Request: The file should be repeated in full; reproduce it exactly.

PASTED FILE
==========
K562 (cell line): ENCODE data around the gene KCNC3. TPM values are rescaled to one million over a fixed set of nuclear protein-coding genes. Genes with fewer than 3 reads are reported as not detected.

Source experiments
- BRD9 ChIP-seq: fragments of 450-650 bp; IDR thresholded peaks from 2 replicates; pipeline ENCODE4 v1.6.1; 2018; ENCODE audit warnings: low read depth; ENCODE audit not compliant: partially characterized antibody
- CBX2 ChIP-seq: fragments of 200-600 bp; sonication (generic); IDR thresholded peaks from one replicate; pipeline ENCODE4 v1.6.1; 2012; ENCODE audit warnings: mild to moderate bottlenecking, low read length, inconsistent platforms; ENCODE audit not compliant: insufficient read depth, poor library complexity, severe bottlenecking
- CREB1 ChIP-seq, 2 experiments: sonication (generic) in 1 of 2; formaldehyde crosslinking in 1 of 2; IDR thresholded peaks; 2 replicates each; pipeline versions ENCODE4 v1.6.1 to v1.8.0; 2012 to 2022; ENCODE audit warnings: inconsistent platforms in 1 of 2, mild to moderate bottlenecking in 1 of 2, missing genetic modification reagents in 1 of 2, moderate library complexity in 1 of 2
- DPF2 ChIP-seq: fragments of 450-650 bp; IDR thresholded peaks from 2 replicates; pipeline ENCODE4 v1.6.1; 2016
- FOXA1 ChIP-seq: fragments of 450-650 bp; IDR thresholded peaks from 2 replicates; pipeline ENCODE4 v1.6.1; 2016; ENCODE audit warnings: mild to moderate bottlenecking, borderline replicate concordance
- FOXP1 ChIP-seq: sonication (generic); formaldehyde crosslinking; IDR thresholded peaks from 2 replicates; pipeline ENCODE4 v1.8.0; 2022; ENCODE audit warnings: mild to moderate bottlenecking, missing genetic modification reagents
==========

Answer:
K562 (cell line): ENCODE data around the gene KCNC3. TPM values are rescaled to one million over a fixed set of nuclear protein-coding genes. Genes with fewer than 3 reads are reported as not detected.

Source experiments
- BRD9 ChIP-seq: fragments of 450-650 bp; IDR thresholded peaks from 2 replicates; pipeline ENCODE4 v1.6.1; 2018; ENCODE audit warnings: low read depth; ENCODE audit not compliant: partially characterized antibody
- CBX2 ChIP-seq: fragments of 200-600 bp; sonication (generic); IDR thresholded peaks from one replicate; pipeline ENCODE4 v1.6.1; 2012; ENCODE audit warnings: mild to moderate bottlenecking, low read length, inconsistent platforms; ENCODE audit not compliant: insufficient read depth, poor library complexity, severe bottlenecking
- CREB1 ChIP-seq, 2 experiments: sonication (generic) in 1 of 2; formaldehyde crosslinking in 1 of 2; IDR thresholded peaks; 2 replicates each; pipeline versions ENCODE4 v1.6.1 to v1.8.0; 2012 to 2022; ENCODE audit warnings: inconsistent platforms in 1 of 2, mild to moderate bottlenecking in 1 of 2, missing genetic modification reagents in 1 of 2, moderate library complexity in 1 of 2
- DPF2 ChIP-seq: fragments of 450-650 bp; IDR thresholded peaks from 2 replicates; pipeline ENCODE4 v1.6.1; 2016
- FOXA1 ChIP-seq: fragments of 450-650 bp; IDR thresholded peaks from 2 replicates; pipeline ENCODE4 v1.6.1; 2016; ENCODE audit warnings: mild to moderate bottlenecking, borderline replicate concordance
- FOXP1 ChIP-seq: sonication (generic); formaldehyde crosslinking; IDR thresholded peaks from 2 replicates; pipeline ENCODE4 v1.8.0; 2022; ENCODE audit warnings: mild to moderate bottlenecking, missing genetic modification reagents